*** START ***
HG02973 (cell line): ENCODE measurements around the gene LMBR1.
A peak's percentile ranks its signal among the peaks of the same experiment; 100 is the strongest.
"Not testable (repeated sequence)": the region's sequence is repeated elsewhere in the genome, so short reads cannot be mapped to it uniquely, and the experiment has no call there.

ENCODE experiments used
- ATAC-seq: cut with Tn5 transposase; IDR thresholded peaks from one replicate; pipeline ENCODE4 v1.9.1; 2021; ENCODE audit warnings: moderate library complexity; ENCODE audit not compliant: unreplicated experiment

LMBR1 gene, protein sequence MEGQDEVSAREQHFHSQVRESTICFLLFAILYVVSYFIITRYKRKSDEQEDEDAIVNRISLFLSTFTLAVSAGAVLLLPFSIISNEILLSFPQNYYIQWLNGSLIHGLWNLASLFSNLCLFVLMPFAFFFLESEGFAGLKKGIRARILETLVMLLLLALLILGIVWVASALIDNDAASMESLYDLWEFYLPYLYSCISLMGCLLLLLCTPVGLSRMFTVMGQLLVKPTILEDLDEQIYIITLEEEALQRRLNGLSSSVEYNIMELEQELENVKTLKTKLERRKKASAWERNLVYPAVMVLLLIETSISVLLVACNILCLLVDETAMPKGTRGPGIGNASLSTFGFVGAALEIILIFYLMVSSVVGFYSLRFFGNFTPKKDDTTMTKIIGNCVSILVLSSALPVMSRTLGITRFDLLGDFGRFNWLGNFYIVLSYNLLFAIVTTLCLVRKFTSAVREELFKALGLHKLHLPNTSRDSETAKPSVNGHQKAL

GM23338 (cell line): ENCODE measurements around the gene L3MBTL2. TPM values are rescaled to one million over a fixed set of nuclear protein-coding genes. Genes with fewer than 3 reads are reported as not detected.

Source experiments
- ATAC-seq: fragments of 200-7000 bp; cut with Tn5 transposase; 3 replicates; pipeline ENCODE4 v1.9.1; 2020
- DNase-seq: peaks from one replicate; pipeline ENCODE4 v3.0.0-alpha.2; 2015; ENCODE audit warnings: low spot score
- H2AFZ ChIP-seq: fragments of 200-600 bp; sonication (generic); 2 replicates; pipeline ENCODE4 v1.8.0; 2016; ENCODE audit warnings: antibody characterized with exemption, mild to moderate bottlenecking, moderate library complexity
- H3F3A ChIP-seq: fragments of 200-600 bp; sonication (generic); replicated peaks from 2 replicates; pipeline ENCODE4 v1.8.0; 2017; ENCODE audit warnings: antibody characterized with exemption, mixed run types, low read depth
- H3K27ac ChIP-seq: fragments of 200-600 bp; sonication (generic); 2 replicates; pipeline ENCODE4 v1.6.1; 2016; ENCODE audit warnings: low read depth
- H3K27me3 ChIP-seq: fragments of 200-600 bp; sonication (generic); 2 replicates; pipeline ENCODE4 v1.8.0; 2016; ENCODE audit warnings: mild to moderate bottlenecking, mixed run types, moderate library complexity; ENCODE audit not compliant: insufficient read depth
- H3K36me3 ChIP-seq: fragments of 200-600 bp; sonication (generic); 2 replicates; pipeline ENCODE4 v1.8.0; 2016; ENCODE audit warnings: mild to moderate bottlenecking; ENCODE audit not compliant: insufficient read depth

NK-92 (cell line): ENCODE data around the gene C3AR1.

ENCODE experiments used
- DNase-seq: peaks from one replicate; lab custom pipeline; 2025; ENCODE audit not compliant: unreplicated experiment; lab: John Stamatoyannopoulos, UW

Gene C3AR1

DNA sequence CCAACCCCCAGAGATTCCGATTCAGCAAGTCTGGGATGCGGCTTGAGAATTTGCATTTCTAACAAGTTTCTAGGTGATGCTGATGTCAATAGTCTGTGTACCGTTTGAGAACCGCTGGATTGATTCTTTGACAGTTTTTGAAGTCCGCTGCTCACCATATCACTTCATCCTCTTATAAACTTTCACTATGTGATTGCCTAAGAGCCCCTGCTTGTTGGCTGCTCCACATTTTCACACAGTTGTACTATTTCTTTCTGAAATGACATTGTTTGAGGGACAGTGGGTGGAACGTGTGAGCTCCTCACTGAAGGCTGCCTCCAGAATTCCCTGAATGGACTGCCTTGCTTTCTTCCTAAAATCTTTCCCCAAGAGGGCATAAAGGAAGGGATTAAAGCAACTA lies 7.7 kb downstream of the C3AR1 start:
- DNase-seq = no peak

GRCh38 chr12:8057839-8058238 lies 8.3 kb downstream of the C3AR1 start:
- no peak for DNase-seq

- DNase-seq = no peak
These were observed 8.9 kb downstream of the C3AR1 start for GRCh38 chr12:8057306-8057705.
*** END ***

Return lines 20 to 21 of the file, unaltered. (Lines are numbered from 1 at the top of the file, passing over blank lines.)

DNA sequence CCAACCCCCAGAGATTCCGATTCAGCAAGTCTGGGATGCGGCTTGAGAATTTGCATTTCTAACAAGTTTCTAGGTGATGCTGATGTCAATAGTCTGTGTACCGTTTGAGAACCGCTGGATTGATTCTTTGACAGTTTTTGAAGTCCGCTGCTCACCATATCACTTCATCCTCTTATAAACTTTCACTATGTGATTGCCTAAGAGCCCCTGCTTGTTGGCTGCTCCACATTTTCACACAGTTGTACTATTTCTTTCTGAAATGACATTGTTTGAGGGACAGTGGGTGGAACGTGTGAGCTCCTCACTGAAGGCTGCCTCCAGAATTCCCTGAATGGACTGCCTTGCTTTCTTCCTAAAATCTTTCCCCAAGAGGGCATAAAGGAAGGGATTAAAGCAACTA lies 7.7 kb downstream of the C3AR1 start:
- DNase-seq = no peak